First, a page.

We’re 12 games into the Grapefruit League season for the 2018 Mets and a two-game winning streak leaves the squad at 5-7. Few care about Spring Training standings and the number’s not significantly different for Spring Training stats as a whole. But while others take great glee in shouting from the rooftops how numbers in St. Lucie don’t mean anything, my preference is to dig deeper to see if anything can be learned in spite of the naysayers.
One thing I like to do is see who’s getting the most playing time. The thought here is that these guys have … something that the manager wants to see or figure out. And it’s likely that’s even more important this year, with a first-time skipper in the dugout. So, let’s take a look at the four guys who’ve received the most ABs for the Mets after a dozen games.
Wilmer Flores – 23 ABs, .217/.308/.261
In 2015 he became a lefty masher and during the 2017 season he started to hit against righties, too. But because of his defensive woes, he really doesn’t have a position. It would make sense for him to play a lot, so he could get some reps at the various positions he’s likely to play at some point during the regular season. But so far, Flores has mostly split time between 3B and DH. And there hasn’t been a ton of mashing going on so far, either.
Brandon Nimmo – 21 ABs, .333/.423/.762
The company line has always been that Sandy Alderson believes in power and OBP. But the latter one of those, at least here in his Mets tenure, has always been more lip service than reality. Nimmo did a fantastic job in a small sample last year of getting on base. The good news is that performance kept the club from dealing him in the offseason. The bad news is that it didn’t keep the club from signing power guy Jay Bruce. With injury concerns surrounding Yoenis Cespedes and Michael Conforto, Nimmo could still see 300 PA in 2018. But with all of those guys under contract the next three years, it’s still an uphill battle for playing time for Nimmo. At least he’s getting on base and hitting for power when given a chance here in the Spring.
Zach Borenstein – 19 ABs, .211/.286/.421
A career minor leaguer, Borenstein was signed to provide OF depth at Triple-A. With Conforto just starting to face live pitching and Bruce slowed by plantar fasciitis early in camp, there were more PA available for outfielders here in the early going. Two guys who are tied with the fifth-most ABs are OFers, too. Shoot, even Tim Tebow has 11 ABs now. Undoubtedly, the whole organization was interested in seeing Borenstein get some PT, so they’d have a better understanding what they had. With a K rate over 30%, it appears they have capably filled the spot left with the loss of Travis Taijeron.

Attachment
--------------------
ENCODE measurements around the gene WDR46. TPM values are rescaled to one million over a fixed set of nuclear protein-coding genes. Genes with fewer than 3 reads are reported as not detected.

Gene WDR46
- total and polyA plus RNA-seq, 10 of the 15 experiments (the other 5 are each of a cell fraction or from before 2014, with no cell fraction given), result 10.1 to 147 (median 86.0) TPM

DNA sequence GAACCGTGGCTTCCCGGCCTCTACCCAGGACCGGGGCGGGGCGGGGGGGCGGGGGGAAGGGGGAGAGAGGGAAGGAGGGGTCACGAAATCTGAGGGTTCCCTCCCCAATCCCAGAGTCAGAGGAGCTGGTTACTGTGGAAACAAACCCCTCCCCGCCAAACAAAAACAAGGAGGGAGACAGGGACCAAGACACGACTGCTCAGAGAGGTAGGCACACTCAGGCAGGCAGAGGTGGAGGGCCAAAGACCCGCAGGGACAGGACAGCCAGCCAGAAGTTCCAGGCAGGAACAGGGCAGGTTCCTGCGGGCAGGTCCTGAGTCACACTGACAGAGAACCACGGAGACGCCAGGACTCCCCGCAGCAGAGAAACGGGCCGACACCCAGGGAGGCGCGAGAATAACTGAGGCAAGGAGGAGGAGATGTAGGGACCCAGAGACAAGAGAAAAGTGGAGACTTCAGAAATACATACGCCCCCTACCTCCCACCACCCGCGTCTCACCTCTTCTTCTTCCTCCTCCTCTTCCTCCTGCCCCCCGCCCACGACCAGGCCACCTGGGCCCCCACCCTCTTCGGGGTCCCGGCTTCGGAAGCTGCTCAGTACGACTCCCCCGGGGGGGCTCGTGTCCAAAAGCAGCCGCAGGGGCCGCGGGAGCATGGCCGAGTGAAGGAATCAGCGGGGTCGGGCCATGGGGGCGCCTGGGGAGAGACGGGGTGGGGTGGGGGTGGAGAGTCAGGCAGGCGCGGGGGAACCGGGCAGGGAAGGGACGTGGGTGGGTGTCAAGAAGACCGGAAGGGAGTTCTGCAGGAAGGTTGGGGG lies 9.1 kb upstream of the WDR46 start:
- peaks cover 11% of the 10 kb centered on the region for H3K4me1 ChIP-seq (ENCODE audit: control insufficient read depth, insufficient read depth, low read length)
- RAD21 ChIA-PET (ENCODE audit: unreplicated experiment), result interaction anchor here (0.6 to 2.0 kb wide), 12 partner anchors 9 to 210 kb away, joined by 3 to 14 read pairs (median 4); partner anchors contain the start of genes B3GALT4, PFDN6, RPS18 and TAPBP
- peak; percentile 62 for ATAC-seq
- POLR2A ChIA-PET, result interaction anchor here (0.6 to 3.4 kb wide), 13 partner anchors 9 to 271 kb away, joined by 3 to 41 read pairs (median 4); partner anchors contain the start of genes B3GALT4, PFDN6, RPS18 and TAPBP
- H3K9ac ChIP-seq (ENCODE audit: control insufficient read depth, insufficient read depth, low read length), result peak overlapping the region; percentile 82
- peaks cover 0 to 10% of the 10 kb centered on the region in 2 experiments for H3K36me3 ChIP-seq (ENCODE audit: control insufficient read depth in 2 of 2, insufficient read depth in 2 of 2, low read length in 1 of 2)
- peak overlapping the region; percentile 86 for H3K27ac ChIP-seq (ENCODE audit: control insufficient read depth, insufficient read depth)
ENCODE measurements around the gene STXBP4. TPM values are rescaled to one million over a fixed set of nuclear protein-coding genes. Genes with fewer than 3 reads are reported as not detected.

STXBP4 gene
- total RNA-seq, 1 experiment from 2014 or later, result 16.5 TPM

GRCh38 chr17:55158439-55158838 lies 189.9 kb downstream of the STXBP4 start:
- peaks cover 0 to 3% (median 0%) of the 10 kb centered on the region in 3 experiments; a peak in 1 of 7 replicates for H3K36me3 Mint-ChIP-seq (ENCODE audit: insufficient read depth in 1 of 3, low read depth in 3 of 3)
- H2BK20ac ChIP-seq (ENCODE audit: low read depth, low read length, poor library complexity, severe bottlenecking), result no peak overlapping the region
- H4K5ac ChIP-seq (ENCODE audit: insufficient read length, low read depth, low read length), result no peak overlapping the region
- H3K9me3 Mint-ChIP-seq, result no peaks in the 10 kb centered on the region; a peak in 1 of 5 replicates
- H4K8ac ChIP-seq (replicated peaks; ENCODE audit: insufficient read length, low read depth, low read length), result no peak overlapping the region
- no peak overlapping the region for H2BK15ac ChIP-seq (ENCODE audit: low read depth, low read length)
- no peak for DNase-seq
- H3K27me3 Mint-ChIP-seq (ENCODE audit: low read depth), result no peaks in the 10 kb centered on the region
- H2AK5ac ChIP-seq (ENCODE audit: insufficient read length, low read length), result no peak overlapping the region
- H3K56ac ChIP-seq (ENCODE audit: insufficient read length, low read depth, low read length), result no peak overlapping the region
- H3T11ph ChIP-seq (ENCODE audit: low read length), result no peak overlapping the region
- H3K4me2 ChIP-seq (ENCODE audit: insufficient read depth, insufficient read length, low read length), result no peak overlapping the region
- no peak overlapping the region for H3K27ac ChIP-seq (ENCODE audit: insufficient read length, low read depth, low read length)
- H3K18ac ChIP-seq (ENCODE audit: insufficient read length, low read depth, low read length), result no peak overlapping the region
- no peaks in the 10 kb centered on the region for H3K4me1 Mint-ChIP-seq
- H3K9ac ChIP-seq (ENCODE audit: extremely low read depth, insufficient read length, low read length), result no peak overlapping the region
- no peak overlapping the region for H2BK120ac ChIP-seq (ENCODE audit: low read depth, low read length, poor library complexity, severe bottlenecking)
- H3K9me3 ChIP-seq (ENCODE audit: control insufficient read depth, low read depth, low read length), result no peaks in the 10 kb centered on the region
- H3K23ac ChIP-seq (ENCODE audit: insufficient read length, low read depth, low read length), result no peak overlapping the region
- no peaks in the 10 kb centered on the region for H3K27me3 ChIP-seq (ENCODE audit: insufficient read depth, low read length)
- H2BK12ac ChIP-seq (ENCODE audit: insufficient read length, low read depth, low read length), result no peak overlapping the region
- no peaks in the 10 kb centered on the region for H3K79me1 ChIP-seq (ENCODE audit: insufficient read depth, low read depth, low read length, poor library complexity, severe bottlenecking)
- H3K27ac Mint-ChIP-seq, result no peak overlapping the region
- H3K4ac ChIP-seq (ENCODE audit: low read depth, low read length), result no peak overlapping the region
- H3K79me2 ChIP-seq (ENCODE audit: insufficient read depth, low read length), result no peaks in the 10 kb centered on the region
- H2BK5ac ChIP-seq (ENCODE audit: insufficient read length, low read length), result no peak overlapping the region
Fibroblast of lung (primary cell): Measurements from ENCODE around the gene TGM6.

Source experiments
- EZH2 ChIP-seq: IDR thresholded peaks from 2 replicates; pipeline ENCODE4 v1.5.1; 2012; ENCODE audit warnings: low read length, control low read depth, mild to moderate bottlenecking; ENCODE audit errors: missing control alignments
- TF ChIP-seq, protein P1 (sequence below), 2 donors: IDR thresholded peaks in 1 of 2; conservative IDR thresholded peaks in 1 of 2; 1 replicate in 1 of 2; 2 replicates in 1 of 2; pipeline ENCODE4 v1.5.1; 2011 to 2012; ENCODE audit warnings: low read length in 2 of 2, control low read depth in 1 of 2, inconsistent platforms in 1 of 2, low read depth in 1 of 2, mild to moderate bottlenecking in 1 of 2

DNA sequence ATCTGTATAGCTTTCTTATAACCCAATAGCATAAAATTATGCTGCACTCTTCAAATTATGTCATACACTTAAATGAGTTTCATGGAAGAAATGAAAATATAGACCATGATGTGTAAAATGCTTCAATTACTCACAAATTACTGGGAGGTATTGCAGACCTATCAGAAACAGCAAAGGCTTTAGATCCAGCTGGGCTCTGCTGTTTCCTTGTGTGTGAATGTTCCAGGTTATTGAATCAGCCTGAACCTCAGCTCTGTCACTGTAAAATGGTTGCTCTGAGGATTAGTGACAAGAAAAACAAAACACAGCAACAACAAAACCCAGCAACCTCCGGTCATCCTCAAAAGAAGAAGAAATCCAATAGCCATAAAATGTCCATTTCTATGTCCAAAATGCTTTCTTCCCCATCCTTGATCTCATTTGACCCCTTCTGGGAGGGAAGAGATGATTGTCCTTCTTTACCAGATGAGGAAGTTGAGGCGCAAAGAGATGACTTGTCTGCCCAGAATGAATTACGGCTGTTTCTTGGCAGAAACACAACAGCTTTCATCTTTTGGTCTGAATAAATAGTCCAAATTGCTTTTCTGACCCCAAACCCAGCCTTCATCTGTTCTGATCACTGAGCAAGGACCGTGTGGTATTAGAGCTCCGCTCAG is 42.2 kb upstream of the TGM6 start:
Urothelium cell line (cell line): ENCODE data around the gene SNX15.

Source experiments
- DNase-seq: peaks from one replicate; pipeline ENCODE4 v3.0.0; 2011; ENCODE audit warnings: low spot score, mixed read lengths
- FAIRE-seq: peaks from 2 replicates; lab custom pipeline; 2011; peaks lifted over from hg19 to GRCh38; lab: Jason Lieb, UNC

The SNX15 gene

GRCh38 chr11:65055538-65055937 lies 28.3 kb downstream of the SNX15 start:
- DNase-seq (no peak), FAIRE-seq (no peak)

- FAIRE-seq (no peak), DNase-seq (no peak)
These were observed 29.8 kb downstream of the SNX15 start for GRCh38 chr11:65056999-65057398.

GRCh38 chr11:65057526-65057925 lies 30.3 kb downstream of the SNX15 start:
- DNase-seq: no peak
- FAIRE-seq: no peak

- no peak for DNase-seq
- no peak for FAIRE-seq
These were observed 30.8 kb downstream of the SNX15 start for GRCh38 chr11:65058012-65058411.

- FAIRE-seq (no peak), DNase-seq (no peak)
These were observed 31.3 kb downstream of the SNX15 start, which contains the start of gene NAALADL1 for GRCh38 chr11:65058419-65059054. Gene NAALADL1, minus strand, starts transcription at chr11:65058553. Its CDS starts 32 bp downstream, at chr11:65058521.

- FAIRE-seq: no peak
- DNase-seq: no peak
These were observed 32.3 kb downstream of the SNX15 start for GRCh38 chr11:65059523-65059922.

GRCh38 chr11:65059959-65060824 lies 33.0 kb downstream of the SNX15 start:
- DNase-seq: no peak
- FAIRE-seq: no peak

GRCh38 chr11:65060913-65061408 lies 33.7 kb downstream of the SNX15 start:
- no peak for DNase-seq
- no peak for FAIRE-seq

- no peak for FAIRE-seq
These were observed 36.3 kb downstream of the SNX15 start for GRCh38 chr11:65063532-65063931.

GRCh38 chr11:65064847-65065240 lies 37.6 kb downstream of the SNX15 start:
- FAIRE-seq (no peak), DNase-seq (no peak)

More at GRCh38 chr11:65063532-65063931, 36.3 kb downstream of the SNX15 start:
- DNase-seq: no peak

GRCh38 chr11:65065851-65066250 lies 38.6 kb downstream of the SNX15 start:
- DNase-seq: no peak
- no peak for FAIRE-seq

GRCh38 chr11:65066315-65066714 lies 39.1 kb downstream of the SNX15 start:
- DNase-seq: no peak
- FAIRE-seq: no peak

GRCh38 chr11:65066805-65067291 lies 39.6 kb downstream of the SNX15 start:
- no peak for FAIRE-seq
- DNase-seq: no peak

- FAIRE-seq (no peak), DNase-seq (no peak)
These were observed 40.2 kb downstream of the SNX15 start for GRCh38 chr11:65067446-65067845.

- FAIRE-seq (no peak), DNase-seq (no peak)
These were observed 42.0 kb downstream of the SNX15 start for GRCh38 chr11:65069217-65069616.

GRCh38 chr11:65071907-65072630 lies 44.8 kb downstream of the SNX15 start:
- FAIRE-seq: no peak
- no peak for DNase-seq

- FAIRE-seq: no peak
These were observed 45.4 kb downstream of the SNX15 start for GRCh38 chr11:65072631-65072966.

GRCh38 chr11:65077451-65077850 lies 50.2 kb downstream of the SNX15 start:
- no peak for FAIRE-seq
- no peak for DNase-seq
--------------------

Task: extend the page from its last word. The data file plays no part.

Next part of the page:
Adrian Gonzalez – 18 ABs, .167/.211/.222
Old, injured and lousy is no way to go through life. And while Gonzalez can’t do anything about the first thing, he can use Spring Training to show that he’s no longer injured or lousy. At this point we can say he looks healthy. He’s received nothing but positive press so far, which has only been helped by the bad PR received by Dominic Smith, when the youngster chose to arrive late for the first Grapefruit League game. Gonzalez hit a booming double in Tuesday’s game so maybe he’s shaking the rust off his bat. With older players, the fear is that rust is the only thing holding the bat together. Regardless, his veteran status allows him to be lousy and have his supporters say, “Spring Training stats are meaningless!” But the exact same numbers from Smith would be proof positive that he needed to go back to the minors. Oh well. He made a very nice defensive play against the Tigers and even before games started, MetsBlog’s Matthew Cerrone was raving about his defensive work in St. Lucie. Hopefully there are more doubles and homers left in the bat. Looks like he’s going to get every chance to show that there are.